Considerations for buying a house
June 7, 2019 5:52 AM   Subscribe

Some practical and existential questions about moving from a small condo in a major urban area to a large house in the residential neighborhood of a smaller city. Topics include: being handy, avoiding a cookie-cutter aesthetic, additional considerations if you'll be telecommuting most of the time.

1. My partner and I are somewhat lazy, not very "handy" people, but we've also never tried to be otherwise. I understand that home ownership means committing to a significant amount of maintenance in both time and money. My question is: if you were not dispositionally handy before, did that change once you became a homeowner? Did you like it more once you were invested? Or was everything even more annoying and expensive than you thought it would be?!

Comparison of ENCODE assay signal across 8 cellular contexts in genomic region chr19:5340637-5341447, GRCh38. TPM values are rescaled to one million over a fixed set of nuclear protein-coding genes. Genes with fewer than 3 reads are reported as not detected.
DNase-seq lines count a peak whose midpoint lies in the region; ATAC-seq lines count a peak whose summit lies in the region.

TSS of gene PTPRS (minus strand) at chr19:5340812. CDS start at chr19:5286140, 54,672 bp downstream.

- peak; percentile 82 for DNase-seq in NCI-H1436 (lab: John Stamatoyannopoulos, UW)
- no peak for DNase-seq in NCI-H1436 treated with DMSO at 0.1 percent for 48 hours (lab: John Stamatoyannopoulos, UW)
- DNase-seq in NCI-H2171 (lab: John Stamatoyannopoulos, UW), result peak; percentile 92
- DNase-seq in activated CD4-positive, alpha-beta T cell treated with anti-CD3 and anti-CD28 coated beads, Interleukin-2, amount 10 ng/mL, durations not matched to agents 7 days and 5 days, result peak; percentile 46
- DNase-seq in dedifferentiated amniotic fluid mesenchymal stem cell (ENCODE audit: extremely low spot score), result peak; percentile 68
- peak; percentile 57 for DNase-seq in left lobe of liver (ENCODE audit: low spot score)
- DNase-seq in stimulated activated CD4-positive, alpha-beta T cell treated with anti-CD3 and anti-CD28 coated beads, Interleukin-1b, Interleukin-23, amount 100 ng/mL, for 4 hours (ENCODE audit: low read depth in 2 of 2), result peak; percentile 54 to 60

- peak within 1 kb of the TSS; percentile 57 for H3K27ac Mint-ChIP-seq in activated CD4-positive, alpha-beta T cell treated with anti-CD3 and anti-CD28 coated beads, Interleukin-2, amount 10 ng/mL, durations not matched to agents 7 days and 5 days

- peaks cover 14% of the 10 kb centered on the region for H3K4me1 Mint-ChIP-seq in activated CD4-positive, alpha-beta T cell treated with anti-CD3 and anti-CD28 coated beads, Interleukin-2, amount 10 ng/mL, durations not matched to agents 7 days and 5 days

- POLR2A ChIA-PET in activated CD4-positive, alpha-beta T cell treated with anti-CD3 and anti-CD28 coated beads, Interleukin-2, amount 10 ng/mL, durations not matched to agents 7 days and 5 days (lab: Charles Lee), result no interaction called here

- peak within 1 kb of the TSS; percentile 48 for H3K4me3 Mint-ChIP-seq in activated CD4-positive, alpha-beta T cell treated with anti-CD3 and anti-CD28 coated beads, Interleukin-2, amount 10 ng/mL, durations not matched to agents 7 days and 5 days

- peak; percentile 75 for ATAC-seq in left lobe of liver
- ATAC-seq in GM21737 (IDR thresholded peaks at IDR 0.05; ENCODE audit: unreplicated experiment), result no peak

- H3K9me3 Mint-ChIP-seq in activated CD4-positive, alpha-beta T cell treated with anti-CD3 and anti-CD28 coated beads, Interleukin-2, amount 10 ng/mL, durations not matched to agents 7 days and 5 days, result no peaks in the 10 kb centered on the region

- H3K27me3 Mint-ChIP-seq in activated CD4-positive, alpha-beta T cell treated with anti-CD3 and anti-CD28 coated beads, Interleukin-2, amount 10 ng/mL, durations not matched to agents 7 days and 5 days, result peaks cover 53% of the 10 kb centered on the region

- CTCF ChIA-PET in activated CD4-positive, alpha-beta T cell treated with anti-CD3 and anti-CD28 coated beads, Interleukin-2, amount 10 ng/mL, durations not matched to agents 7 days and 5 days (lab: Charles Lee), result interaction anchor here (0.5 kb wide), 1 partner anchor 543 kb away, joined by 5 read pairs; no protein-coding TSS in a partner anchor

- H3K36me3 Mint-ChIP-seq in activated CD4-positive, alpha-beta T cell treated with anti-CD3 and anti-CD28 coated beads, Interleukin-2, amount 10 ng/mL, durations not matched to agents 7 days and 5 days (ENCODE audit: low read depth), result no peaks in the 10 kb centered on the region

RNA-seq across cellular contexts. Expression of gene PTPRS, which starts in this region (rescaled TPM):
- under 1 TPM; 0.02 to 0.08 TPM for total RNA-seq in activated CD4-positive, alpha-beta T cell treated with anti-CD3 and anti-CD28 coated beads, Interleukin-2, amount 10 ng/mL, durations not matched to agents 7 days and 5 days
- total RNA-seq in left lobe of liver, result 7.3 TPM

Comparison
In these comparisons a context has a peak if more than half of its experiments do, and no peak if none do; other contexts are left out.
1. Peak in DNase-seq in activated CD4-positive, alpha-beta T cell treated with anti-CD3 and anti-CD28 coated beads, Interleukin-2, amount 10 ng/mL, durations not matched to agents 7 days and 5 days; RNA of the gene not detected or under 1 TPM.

2. I have a strong mental aversion to a cookie-cutter aesthetic, having grown up in such a suburban development. However, in the particular area where we are looking, these kind of 4 BR 2.5 BA colonials are the norm for a good reason - higher supply and reasonable cost. Logistically, they are perfect for our future plans (which do include kids) and are more likely to have wishlist items like a garage and central air. The other large chunk of the market are older homes, sometimes historical, many of which are a decent size and well-maintained and built, but are less likely to have convenient wishlist items, and which may come with higher long-term maintenance costs. (There are also a few contemporary homes that can be both aesthetically/logistically appealing, but are sometimes smaller or more expensive.) If you've had to weight similar factors, did one of those win out in the end? I'm trying to figure out if in the day-to-day lived reality of being a future parent and juggling house stuff - if the practicality of a certain kind of home outweighs any existential angst about essentially being in a lame development - or if living in a home you really love aesthetically can improve your quality of life. And of course, these developments are still part of a city, so it’s not really as isolated as being in a true suburb.